The House of Mouse

The House of Mouse
Disney-Colored Death

Alex Spencer | 17 May 2011 15:18
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It was another half-century before Disney built on Bambi's foundations to create a more sophisticated depiction of parental loss in The Lion King. The film consistently presents life as a huge cycle. Mufasa's "One day, all of this will be yours" speeches to his son push this message, introducing his surprisingly zen philosophy of life and death. Even a king's time, he points out, "Rises and falls like the sun."

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The Lion King shows Mufasa plummeting to his death; it cuts away a moment before impact, but doesn't shy away from displaying the body. Once again, the most heartbreaking moment is the child's reaction: Simba tries to wake his father up, until realization finally dawns. He snuggles into his father's unmoving body, placing one huge paw over himself as shelter. The death of a protagonist is rarely as affecting as watching them react to losing a loved one. This is why the Buddies of Far Cry 2, Mass Effect 2's climactic suicide mission, or Aeris in Final Fantasy VII resonate with players.

The Lion King uses the introduction of comic relief characters Timon and Pumbaa to divert young viewers' attention, while their "no worries" dogma helps Simba move past the tragedy. In a series of fades, he goes from child to fully-grown lion. Time, as the saying goes, heals all. Both films skip past the mourning process, implying it in the gaps, and it works: Jumping forward in clumps of years is not just possible in cinema, but effective. In games, this takes control from your hands, as if to remind you this isn't really your story.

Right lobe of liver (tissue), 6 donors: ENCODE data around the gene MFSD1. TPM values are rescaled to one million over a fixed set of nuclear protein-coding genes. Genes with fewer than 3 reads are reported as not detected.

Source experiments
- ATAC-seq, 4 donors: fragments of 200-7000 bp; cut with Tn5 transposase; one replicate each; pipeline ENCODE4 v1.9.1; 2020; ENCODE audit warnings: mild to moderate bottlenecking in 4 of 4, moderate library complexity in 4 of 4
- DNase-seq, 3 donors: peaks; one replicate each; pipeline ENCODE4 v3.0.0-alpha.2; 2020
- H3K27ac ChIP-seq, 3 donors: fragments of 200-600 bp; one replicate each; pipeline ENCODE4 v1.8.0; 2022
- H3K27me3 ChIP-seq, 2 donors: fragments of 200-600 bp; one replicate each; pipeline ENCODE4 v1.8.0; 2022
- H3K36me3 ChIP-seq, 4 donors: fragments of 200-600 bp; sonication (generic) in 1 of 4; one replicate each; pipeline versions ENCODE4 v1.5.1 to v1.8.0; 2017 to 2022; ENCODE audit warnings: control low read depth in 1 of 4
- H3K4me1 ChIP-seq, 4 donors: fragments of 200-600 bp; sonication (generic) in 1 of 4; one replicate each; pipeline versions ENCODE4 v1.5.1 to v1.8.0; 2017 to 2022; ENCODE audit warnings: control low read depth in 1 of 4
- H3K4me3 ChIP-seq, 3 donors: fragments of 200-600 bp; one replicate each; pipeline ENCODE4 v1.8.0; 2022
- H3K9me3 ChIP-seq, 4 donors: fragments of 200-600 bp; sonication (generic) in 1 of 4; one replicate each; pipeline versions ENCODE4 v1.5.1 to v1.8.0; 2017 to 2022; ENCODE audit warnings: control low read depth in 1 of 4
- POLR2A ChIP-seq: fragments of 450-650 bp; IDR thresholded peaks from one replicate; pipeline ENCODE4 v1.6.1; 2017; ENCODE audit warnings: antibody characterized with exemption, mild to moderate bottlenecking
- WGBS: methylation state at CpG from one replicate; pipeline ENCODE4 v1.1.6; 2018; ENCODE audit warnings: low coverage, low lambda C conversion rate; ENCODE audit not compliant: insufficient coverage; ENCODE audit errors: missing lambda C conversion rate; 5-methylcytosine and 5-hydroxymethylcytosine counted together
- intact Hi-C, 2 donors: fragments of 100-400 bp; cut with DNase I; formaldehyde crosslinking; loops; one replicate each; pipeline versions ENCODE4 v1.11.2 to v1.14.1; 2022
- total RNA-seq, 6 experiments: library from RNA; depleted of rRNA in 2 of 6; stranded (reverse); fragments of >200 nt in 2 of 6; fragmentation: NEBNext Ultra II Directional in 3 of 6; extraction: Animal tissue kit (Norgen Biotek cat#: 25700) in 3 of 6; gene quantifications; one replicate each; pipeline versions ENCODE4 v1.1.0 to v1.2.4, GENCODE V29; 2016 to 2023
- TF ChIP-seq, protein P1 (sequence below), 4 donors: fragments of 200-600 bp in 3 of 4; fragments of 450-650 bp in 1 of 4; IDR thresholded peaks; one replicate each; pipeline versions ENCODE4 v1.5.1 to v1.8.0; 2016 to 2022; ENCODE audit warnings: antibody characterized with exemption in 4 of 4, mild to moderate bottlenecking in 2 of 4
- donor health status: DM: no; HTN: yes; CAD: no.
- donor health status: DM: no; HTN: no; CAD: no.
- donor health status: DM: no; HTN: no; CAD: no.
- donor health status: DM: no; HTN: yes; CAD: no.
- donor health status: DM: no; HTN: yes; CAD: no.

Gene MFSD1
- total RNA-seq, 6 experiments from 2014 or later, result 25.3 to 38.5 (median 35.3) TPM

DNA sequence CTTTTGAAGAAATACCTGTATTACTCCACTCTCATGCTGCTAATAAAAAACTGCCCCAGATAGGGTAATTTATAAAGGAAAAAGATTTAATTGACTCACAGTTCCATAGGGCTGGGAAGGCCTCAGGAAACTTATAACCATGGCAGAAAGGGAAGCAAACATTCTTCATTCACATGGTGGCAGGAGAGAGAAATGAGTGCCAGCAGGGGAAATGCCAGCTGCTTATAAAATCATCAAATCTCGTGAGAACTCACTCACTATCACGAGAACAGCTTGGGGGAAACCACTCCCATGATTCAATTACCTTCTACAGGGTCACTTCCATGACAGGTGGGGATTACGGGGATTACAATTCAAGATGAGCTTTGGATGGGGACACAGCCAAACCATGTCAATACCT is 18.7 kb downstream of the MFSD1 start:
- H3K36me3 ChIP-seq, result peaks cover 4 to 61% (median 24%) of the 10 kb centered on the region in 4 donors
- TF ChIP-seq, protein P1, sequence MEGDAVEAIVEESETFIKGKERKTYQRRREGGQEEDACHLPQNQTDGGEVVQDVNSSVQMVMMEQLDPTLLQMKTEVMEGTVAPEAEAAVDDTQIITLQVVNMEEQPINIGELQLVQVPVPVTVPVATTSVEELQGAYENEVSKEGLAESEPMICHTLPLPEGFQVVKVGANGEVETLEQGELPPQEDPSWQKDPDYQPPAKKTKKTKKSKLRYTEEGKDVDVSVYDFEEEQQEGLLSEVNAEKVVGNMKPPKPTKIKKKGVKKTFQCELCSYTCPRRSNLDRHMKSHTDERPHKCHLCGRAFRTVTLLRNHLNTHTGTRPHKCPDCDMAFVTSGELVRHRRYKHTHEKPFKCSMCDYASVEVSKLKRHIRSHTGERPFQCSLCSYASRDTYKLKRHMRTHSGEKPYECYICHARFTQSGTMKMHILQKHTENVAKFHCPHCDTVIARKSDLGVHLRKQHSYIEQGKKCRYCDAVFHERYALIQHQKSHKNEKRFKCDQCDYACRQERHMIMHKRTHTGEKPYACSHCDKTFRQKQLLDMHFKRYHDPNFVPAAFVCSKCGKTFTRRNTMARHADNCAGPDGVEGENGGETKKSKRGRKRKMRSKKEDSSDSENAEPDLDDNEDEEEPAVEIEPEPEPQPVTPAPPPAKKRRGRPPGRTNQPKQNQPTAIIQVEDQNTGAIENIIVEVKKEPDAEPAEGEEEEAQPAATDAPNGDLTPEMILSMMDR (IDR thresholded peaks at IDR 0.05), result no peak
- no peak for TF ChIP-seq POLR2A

One game that does make this work is Jason Rohrer's Passage, which has you walking from left to right, along a thin strip representing the timeline of a couple's life. Eventually, your partner dies, and you're forced to walk on alone. By compressing a lifetime into a single five-minute level, time is emphasized without ever removing your control. It's not dissimilar to Disney's latest addition to this morbid tradition, Up, and in particular its harrowing first few minutes. It introduces two young wannabe adventurers, shy Carl and feisty Ellie, and zooms, in a charming montage, through the couple's life together. With a minimum of fuss, the montage presents what appears to be a miscarriage, Ellie in a hospital bed, and finally Carl alone at a funeral.

Up turns eventually into a thrilling action-adventure romp, but it remains a story driven by Carl's loss. Losing a loved one is a common enough motivation for gaming's heroes, such as Max Payne, in which Max avenges his wife and child's murders. Their bodies are discovered by the player and revisited in nightmarish flashback levels, with corridors stretched out to infinity as the sound of a baby crying loops endlessly. It's fairly primitive, but manages to evoke the right emotions. This doesn't fit quite so neatly, however, with the action-filled content of the game. When Max discovers his wife's body, he has dual pistols drawn, and the player fills the killers with bullets in slow-motion. Up, meanwhile, uses its adventure story - which has its share of action scenes - as a framework to show the grieving and healing process. Carl progresses over the course of the film from a lonely shut-in to a motivated action hero in a way that mirrors K├╝bler-Ross' stages of grieving (denial, anger, bargaining, depression, acceptance).

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